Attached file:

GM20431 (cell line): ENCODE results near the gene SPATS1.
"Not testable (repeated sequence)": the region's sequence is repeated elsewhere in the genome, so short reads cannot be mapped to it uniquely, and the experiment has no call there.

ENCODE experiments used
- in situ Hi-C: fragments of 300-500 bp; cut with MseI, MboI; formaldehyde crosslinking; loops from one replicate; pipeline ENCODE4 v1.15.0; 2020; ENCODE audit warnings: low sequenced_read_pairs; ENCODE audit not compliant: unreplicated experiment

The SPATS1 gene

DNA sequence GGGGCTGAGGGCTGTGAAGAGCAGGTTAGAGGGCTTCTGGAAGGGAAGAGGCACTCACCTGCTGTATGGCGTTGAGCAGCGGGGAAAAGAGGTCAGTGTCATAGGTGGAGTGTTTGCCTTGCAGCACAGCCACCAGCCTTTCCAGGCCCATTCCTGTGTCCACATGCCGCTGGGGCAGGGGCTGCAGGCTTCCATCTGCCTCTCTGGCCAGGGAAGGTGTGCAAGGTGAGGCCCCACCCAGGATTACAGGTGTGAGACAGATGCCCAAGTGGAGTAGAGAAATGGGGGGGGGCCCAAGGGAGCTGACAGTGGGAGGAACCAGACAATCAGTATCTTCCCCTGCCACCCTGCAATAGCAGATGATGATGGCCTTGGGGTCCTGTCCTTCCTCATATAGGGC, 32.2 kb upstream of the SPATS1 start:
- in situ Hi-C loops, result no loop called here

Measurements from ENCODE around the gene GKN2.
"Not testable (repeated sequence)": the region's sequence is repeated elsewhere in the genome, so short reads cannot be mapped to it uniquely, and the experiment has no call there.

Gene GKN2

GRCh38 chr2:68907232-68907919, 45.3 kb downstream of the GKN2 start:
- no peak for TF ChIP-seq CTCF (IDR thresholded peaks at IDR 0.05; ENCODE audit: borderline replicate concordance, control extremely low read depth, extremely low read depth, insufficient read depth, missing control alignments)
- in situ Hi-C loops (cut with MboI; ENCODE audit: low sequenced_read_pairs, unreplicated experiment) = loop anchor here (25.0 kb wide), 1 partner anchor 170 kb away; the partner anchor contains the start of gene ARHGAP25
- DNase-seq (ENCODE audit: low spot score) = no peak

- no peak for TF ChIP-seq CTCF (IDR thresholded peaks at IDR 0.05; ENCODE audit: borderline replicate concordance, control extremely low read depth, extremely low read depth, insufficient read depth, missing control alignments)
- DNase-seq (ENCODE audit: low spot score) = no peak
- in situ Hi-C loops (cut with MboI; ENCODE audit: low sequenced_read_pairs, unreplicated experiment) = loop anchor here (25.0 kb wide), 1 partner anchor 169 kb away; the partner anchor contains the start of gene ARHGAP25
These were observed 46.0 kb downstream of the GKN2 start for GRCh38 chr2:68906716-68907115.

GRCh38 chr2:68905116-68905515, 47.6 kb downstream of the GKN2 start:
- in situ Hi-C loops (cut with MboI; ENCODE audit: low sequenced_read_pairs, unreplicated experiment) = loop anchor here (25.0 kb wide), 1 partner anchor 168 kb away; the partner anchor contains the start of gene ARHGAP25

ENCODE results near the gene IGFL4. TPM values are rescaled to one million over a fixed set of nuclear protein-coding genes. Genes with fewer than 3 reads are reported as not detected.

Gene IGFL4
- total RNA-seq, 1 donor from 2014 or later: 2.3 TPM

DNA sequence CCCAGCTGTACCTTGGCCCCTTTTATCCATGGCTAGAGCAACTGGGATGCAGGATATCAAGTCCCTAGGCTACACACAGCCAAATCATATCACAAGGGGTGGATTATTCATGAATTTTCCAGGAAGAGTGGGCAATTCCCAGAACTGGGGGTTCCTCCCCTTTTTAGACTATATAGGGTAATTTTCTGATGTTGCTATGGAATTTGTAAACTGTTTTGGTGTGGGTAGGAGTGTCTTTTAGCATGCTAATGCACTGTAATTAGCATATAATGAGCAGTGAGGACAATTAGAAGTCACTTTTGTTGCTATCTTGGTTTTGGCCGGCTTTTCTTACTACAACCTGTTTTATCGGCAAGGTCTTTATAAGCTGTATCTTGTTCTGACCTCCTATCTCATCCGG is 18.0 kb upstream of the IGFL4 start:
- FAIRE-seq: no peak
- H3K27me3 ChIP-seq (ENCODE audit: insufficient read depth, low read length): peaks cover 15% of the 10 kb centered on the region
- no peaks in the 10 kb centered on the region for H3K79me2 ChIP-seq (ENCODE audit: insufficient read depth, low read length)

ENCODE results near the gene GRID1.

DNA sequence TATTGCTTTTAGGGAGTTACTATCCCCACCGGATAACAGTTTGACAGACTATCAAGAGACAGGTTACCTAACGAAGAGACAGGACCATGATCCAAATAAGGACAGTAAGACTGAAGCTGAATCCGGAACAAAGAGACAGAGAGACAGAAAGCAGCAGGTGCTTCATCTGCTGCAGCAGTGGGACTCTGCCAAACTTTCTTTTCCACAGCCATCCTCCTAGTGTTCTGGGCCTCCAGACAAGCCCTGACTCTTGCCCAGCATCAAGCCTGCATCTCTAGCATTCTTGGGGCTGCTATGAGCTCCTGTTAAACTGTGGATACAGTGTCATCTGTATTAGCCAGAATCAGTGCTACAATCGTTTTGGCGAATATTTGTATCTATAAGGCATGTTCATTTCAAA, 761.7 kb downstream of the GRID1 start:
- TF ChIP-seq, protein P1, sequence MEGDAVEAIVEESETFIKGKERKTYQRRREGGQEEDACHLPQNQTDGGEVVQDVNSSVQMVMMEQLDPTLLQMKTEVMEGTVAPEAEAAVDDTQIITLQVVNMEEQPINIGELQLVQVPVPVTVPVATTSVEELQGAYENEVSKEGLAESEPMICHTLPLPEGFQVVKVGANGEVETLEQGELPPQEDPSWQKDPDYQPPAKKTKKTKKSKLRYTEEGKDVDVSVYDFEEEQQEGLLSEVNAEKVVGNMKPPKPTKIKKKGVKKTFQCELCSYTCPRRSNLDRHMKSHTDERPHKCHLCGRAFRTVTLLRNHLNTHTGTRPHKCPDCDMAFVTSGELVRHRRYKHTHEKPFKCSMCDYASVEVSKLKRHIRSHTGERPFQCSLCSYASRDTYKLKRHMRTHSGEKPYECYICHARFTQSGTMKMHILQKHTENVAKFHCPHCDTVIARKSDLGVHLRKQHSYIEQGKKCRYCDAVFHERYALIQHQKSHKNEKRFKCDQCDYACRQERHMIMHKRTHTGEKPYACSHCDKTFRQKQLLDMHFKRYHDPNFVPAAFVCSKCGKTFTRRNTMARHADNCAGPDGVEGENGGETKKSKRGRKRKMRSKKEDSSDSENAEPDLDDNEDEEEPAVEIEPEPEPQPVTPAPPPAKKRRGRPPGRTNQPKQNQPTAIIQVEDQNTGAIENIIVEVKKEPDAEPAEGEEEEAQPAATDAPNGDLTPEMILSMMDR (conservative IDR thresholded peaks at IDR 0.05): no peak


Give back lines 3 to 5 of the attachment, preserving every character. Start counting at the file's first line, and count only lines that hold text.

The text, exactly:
ENCODE experiments used
- in situ Hi-C: fragments of 300-500 bp; cut with MseI, MboI; formaldehyde crosslinking; loops from one replicate; pipeline ENCODE4 v1.15.0; 2020; ENCODE audit warnings: low sequenced_read_pairs; ENCODE audit not compliant: unreplicated experiment

The SPATS1 gene